Michal Korach

The moshav is a type of collective village unique to Israel. It operates as an economic cooperative, in which each member family owns a plot of land, primarily intended for agricultural purposes. Today, moshav residents include people who are not members of the cooperative. There are two types of moshav – the collective smallholder’s settlementd the workers cooperative settlement; most moshavim are of the latter type. The first moshav, Nahalal, was established in northern Yizre’el Valley in 1921. The second moshav, Kfar Yecheszkel, was also established in the Yizre’el Valley.

At the close of 2008, there were 440 moshavim of both kinds in Israel, which were home to 258.1 thousand people – approximately 4% of Israel’s population. The population of moshavim in Israel has increased over the past decades from 130.0 thousand people in 1972 to 168.5 thousand in 1991 to 258.1 thousand in 2008. Over the past twenty years, moshavim have undergone extensive demographic and other changes that were largely instigated by an overhaul in government policy that allowed formerly agricultural lands to be used for other residential, commercial and industrial uses.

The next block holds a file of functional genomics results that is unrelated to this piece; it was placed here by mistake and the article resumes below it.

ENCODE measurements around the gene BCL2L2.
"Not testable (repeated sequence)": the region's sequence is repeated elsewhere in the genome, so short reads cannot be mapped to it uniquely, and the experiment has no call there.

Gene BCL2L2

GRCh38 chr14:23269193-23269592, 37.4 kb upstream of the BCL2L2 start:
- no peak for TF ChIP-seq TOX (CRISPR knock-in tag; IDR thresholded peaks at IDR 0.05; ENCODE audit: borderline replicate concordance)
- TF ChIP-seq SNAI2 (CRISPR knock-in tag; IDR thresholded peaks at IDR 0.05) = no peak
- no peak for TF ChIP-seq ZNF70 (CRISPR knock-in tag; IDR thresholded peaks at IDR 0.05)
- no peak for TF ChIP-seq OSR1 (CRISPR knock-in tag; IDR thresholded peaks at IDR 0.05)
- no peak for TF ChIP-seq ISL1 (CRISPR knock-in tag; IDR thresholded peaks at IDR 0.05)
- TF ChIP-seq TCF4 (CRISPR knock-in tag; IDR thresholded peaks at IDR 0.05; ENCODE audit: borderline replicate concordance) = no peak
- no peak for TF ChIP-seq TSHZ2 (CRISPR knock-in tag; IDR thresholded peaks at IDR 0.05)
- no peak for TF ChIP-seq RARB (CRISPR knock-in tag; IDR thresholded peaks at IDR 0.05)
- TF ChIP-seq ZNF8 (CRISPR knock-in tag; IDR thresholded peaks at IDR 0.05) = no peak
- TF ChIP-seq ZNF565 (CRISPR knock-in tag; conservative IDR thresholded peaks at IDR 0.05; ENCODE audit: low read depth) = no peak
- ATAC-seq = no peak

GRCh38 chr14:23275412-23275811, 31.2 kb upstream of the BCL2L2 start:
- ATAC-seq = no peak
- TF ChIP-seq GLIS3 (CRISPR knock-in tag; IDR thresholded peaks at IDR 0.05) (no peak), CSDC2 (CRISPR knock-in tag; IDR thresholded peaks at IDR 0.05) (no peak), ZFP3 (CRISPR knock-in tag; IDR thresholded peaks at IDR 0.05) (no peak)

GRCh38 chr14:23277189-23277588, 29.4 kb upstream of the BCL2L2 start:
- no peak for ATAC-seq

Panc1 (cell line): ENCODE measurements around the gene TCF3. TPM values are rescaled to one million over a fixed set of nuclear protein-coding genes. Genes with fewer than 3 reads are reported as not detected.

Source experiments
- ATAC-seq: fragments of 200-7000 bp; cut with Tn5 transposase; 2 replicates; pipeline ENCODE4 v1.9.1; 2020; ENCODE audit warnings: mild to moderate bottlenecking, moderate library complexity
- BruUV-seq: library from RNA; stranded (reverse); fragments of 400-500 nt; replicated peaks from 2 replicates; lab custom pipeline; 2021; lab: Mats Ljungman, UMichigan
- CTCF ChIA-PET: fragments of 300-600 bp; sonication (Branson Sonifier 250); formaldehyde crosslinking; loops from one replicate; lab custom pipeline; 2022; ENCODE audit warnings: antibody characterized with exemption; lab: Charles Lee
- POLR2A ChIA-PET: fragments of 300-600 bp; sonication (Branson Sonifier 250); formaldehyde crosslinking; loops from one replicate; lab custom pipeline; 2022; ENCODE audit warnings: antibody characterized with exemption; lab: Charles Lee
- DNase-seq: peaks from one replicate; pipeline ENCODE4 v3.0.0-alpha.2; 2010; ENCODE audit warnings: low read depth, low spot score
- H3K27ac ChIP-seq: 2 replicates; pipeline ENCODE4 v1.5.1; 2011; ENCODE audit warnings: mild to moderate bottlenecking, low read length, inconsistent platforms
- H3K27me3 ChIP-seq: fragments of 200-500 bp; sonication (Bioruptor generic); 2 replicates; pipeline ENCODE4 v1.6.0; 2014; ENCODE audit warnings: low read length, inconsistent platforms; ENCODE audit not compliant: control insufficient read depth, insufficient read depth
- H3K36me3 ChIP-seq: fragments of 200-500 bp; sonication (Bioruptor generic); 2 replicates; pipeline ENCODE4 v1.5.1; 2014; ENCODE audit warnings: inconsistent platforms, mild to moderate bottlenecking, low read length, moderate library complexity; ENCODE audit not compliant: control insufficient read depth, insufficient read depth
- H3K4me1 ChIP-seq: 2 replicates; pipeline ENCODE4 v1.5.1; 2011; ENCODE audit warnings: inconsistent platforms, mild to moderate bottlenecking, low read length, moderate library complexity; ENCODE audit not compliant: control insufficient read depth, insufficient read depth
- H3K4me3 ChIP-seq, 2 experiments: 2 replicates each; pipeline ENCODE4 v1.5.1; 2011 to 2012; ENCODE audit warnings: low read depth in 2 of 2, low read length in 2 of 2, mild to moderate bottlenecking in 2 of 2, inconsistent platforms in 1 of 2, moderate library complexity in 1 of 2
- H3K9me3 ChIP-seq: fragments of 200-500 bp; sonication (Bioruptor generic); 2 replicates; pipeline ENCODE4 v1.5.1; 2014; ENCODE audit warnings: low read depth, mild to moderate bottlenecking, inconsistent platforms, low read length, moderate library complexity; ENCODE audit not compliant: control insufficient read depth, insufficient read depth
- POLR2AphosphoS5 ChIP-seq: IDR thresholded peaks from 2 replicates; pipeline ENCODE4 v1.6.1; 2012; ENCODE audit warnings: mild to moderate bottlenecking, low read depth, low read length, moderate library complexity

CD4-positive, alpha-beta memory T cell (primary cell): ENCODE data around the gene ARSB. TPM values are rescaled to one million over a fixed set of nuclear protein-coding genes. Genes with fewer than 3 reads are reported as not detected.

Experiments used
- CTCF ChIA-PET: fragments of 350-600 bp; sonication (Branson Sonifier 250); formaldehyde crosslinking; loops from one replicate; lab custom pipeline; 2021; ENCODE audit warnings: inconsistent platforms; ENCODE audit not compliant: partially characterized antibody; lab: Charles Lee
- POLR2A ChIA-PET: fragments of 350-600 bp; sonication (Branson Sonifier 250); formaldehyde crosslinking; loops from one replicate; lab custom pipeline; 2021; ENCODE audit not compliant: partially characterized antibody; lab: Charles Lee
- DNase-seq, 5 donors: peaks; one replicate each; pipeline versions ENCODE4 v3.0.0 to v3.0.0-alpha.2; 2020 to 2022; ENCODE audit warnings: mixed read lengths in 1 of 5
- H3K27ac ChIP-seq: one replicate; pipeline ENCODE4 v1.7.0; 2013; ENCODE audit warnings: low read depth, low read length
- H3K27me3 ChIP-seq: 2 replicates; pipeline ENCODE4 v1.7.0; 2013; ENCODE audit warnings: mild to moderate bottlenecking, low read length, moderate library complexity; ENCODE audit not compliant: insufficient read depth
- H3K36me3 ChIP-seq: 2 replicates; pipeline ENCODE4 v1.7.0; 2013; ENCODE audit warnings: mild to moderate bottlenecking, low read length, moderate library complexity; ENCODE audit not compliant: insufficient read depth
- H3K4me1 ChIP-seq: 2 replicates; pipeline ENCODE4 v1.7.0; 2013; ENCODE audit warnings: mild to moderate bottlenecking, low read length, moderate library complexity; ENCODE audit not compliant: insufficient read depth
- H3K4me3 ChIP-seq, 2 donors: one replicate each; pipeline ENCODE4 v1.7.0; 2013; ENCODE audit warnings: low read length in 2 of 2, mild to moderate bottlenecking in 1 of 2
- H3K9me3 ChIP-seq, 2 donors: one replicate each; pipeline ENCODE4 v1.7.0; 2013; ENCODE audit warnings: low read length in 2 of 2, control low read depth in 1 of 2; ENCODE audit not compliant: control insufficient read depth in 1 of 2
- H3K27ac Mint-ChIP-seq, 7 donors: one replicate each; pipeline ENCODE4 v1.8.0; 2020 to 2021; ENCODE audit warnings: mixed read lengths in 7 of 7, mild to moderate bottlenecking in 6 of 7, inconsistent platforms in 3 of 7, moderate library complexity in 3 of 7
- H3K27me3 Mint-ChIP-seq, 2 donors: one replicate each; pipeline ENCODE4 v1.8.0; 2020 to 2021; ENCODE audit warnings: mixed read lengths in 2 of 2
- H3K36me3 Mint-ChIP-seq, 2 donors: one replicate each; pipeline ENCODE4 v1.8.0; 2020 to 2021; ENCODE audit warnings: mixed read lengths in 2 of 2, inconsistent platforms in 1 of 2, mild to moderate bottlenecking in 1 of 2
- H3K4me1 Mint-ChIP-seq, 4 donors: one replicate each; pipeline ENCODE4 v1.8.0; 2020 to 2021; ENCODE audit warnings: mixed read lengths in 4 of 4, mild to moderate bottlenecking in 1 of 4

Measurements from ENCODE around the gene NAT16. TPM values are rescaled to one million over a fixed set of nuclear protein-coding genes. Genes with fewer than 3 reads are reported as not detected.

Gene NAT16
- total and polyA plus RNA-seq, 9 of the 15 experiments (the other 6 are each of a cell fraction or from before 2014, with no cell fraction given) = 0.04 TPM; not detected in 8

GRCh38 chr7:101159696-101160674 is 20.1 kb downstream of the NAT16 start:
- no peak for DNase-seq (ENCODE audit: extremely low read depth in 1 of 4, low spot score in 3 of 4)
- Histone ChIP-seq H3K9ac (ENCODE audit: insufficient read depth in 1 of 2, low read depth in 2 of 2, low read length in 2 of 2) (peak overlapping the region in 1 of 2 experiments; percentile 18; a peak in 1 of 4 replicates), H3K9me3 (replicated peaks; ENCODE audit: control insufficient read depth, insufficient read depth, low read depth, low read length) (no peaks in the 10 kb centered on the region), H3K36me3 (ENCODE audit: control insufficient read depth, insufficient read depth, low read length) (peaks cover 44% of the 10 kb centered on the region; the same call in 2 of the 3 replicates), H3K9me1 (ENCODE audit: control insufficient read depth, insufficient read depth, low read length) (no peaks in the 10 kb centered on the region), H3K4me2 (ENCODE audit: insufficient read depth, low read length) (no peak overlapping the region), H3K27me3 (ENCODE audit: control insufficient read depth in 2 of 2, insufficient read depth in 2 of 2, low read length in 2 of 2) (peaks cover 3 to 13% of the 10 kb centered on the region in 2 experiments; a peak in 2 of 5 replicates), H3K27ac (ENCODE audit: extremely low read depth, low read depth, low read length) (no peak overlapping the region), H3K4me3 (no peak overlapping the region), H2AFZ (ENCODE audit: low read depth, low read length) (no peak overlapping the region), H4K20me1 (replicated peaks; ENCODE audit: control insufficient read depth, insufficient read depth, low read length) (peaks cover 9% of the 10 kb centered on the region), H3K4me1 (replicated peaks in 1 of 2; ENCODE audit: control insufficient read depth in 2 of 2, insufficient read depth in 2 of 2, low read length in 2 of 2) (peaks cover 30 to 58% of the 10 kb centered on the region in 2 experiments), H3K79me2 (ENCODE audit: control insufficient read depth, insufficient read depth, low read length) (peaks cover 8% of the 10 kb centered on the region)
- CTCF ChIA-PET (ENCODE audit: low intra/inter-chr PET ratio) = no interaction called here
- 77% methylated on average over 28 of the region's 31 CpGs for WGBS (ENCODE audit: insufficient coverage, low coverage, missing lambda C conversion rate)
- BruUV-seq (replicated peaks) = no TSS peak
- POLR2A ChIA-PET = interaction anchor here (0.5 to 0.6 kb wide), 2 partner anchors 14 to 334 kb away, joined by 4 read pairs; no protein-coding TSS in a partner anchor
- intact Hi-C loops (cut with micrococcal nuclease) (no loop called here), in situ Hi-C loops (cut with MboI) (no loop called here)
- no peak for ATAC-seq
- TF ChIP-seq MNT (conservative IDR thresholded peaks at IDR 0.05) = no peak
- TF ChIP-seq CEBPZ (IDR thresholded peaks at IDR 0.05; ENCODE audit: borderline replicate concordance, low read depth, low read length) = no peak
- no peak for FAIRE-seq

The data for 2008 shows that 33% of moshavim were located in central Israel, 27% in northern Israel, 25% in southern Israel and 9% in the District of Jerusalem. While the geographic spread of moshavim throughout the country is impressive, it is nevertheless true that the average number of residents in moshavim in central Israel is approximately 800 compared with 500 in the South and the North, and 300 in Judea and Samaria. Three moshavim, Orah, Aminadav and Beit Zayit, border the municipal borders of Jerusalem. The Matte Yehuda Regional Council, located to the west of the capital, is home to 41 moshavim (including the three aforementioned), which had 22.8 thousand residents in 2008.